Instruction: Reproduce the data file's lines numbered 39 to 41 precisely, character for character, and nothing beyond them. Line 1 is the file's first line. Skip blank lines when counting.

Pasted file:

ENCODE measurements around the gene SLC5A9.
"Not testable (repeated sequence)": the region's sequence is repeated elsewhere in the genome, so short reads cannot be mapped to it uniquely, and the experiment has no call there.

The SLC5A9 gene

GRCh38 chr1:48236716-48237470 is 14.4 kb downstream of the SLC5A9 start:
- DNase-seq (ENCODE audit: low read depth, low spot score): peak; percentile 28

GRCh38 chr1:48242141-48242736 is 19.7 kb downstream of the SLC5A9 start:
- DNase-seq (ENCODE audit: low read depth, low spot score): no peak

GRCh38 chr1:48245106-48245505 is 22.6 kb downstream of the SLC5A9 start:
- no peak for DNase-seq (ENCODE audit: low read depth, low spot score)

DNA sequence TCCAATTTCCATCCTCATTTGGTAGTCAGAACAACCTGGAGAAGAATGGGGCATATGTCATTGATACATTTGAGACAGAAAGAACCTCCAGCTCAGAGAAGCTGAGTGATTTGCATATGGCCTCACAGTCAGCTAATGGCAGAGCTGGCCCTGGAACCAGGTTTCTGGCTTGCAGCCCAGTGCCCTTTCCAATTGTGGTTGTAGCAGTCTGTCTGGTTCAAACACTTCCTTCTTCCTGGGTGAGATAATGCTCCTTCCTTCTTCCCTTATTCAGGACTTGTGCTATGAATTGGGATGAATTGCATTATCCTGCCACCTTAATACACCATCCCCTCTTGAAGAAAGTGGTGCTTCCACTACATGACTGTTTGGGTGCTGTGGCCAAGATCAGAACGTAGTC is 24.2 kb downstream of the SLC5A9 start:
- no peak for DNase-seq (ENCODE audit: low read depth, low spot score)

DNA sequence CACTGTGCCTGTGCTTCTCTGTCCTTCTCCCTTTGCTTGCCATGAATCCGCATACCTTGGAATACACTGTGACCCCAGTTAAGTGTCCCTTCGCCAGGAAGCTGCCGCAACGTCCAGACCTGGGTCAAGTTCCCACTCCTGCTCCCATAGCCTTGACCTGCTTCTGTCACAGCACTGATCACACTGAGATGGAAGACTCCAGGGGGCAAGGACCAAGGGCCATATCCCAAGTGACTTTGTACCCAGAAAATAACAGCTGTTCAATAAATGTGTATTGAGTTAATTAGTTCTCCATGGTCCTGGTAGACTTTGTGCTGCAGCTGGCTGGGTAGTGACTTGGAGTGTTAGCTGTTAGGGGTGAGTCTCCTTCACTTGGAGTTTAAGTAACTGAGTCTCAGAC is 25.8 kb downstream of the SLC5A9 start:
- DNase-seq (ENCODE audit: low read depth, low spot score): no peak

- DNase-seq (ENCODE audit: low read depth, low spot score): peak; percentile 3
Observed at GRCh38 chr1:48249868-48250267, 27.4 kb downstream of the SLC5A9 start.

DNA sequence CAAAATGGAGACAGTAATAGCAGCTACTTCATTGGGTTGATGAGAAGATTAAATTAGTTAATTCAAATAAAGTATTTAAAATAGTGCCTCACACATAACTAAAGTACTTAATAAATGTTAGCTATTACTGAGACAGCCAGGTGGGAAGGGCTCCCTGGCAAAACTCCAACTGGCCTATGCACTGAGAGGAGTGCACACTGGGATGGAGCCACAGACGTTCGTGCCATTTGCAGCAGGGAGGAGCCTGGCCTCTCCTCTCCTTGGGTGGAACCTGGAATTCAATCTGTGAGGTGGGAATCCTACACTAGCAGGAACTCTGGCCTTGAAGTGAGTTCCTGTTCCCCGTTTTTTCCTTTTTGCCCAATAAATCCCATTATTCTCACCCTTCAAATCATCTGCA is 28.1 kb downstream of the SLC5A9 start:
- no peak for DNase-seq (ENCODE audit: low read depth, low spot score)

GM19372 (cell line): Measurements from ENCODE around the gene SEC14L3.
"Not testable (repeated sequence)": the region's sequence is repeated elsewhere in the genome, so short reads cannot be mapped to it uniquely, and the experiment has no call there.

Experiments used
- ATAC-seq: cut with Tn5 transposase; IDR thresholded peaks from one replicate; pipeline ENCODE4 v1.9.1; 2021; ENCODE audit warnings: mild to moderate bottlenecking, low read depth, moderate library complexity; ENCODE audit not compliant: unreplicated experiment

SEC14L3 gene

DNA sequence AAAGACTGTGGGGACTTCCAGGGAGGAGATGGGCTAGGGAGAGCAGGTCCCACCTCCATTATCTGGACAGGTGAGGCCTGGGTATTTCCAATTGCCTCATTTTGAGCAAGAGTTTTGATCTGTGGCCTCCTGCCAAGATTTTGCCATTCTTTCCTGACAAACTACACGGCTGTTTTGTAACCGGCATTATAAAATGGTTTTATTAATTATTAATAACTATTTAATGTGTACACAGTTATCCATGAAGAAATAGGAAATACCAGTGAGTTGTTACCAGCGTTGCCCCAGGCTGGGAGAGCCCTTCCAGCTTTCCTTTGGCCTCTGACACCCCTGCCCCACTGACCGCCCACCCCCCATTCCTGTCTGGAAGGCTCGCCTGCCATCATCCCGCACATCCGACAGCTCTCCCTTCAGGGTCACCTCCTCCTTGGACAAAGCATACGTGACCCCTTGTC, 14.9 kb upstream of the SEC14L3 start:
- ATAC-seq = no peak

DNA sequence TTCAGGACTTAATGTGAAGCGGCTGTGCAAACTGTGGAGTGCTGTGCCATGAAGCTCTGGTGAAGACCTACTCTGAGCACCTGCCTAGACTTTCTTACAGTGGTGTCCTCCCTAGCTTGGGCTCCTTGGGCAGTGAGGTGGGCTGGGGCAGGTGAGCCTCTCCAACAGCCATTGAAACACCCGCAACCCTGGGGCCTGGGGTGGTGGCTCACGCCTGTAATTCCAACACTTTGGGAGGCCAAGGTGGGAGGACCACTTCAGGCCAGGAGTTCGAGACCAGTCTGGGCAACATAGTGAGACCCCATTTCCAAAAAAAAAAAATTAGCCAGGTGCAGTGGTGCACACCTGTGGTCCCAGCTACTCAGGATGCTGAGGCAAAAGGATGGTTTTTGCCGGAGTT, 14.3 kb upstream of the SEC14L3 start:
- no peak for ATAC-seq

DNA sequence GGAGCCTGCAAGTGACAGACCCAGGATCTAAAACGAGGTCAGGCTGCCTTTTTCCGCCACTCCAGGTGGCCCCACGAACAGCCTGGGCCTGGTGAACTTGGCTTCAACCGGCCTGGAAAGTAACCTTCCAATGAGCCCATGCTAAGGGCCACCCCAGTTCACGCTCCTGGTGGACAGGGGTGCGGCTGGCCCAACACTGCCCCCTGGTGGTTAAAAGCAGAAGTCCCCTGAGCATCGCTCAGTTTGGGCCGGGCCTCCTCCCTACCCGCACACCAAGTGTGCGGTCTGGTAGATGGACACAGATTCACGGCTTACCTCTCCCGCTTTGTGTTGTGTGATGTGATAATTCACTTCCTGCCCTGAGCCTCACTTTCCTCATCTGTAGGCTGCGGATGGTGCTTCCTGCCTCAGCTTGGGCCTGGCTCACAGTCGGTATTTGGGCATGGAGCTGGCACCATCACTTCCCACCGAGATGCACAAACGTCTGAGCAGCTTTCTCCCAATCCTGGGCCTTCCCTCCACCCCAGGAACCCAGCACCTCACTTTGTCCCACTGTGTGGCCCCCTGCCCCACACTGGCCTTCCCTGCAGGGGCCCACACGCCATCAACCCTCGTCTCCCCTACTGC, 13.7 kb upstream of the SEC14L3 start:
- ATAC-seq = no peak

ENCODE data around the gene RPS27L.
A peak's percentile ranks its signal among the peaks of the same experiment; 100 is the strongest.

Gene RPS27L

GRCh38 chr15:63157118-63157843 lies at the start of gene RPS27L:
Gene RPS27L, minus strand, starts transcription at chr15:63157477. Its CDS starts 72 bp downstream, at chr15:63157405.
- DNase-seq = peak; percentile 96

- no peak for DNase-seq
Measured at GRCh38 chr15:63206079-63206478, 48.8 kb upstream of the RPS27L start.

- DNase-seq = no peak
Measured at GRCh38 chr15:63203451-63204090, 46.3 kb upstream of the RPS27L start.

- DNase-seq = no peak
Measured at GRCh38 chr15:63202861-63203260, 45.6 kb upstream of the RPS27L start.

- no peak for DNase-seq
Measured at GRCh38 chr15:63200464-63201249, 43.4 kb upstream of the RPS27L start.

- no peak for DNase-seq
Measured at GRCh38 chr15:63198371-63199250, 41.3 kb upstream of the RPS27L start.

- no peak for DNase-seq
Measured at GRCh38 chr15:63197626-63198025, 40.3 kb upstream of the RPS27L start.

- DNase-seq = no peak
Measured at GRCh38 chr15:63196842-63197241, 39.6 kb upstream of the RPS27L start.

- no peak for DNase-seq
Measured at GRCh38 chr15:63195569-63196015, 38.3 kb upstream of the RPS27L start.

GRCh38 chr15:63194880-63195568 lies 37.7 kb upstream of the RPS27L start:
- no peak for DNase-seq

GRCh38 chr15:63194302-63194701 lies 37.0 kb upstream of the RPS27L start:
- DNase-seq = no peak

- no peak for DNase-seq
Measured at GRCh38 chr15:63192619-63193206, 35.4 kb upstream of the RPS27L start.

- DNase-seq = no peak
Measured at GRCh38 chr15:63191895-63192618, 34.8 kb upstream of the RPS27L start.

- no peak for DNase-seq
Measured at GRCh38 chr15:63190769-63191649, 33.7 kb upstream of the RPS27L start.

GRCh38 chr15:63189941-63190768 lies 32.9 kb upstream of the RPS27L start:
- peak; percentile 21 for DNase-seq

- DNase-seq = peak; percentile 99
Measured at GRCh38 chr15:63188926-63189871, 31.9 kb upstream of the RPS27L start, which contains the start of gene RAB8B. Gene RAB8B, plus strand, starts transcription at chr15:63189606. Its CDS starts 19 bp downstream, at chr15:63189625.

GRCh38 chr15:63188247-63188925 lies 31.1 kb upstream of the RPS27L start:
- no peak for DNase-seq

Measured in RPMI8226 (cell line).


- DNase-seq = no peak
Measured at GRCh38 chr15:63202861-63203260, 45.6 kb upstream of the RPS27L start.

- no peak for DNase-seq